The Triumph of Saint Thomas Aquinas
The fresco pictured here, "The Triumph of Saint Thomas Aquinas," is to be found in Florence, Italy, in the Spanish Chapel of the Basilica di Santa Maria Novella. Please see Art Middlekauff's article, "Thomas Aquinas and the Great Recognition," as our reference point for this discussion (http://charlottemasonpoetry.org/thomas-aquinas-and-the-great-recognition/).
Art tells us, "Thought to be executed by Andrea di Bonaiuto in the fourteenth century, these frescos unabashedly delight in the great achievements of the Domincan order."
"The Triumph of Saint Thomas Aquinas" is the fresco beloved by Charlotte Mason which I mentioned in Part 1, a copy of which she had in her House of Education and which she said formed her "educational creed."
Rather than paraphrase Art's entire article, I just want to sum up what I think are the issues in what he has brought out for the Catholic CM educator. First, Charlotte never once in all of her writings mentions the name of Thomas Aquinas. In chapter 25 of Parents and Children, she calls the fresco in question, "The Descent of the Holy Spirit." According to Art, she does at times call it Filosofica della Religione Cattolica (Philosophy of the Catholic Religion), but in chapter 25 there is no acknowledgement that this fresco has anything to do with St. Thomas, the Dominican order, or the Catholic Faith. This is despite the fact that Thomas is the central figure of the painting; that he is in fact larger than all of the other figures and is seated on a throne; and that it is intended to represent the supremacy of the teaching authority of the Catholic Church!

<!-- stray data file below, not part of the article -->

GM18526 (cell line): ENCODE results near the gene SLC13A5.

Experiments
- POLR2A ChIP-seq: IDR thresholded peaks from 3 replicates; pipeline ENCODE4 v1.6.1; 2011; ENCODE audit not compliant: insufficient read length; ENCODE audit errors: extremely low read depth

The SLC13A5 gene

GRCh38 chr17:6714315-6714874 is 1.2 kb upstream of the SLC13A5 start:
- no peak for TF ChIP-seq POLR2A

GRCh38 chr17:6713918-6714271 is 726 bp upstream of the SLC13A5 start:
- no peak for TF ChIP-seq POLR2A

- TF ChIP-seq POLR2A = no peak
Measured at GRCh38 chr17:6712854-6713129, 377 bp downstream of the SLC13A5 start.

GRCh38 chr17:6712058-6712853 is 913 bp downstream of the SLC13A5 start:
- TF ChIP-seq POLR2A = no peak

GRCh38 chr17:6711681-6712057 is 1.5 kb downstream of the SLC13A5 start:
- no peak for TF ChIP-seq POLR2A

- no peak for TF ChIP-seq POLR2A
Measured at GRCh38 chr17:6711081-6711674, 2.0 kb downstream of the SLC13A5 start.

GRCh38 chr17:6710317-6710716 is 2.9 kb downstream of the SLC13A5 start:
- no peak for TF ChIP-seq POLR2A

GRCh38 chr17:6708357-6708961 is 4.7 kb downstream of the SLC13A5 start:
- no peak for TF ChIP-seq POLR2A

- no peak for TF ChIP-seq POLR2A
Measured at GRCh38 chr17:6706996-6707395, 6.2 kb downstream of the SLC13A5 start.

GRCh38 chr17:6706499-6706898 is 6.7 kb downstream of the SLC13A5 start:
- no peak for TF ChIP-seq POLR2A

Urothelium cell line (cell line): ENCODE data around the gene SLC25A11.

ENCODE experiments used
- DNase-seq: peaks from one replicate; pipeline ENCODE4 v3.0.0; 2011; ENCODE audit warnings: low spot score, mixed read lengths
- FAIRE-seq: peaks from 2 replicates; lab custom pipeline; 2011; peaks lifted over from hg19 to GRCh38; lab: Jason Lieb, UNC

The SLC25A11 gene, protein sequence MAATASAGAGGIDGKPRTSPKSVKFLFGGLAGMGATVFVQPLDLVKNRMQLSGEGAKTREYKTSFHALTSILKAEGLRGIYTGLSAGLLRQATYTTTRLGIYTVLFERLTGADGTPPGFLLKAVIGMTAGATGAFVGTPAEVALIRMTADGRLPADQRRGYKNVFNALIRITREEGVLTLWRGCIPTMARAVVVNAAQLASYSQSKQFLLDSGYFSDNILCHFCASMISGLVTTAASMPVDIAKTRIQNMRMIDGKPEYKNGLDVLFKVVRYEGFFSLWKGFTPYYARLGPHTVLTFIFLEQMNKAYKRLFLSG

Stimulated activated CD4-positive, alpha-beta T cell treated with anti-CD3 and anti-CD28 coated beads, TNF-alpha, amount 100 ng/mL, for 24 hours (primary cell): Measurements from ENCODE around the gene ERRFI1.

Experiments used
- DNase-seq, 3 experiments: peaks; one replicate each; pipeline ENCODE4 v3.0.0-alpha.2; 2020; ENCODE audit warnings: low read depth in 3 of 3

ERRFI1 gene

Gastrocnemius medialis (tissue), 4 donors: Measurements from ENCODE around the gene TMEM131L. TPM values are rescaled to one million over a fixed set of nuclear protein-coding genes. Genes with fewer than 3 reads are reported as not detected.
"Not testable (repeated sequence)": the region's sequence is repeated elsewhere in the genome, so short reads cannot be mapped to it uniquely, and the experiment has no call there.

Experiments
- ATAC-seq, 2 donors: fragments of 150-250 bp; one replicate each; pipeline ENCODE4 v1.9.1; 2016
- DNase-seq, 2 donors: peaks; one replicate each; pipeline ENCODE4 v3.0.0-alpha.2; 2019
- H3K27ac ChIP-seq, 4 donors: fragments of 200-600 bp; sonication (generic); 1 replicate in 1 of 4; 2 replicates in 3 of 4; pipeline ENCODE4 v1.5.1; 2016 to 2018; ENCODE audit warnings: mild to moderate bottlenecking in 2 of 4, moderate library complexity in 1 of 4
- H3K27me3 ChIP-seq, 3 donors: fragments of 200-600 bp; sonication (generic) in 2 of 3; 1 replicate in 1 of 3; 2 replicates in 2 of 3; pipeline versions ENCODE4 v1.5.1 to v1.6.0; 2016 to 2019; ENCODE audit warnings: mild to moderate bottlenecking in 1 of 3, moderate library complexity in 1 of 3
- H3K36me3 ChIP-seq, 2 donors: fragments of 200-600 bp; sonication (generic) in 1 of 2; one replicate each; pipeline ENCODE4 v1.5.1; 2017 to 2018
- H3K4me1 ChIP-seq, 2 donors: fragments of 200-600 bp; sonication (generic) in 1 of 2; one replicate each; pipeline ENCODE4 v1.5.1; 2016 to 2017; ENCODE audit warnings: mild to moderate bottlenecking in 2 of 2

Further evidence of her intentional avoidance of St. Thomas is the way that CM discusses the Florentines, the "Florentine mind," and the Medieval scholastics in chapter 25. She attributes the ideas that she sees exemplified in the painting, which captures her notion of the "great recognition" in picture form, as seemingly flowering from the people of Florence in general, rather than from the tradition of the Catholic Church.
And what is this great recognition? It's the idea that the parents/teachers of children must recognize that the Holy Spirit is the supreme educator in all things, religious and secular, and that we must cooperate with the Spirit in order to effectively teach. There seems to be nothing "off" in this part of CM's philosophy. Yet she goes so far in chapter 25 as to suggest that a particular educational method might either "invite" or "repel" the Holy Spirit. The logic goes that since the Spirit is the giver of life, he would not cooperate with a teaching approach which is dry as dust, which is not living. The implication is that it is her method which will best invite the Spirit.
The Catholic Church adopted the educational philosophy and method of Thomas Aquinas, who is regarded as the Angelic Doctor of unparalleled esteem, not that of Charlotte Mason. The Holy Spirit does his work through Holy Mother Church. The education of our children is supposed to be based upon Catholic Faith Formation. Charlotte Mason interpreted the fresco to her own liking, but more problematic, she based her notion of the Holy Spirit's cooperation on her own interpretation of the Bible, and her philosophy follows suit.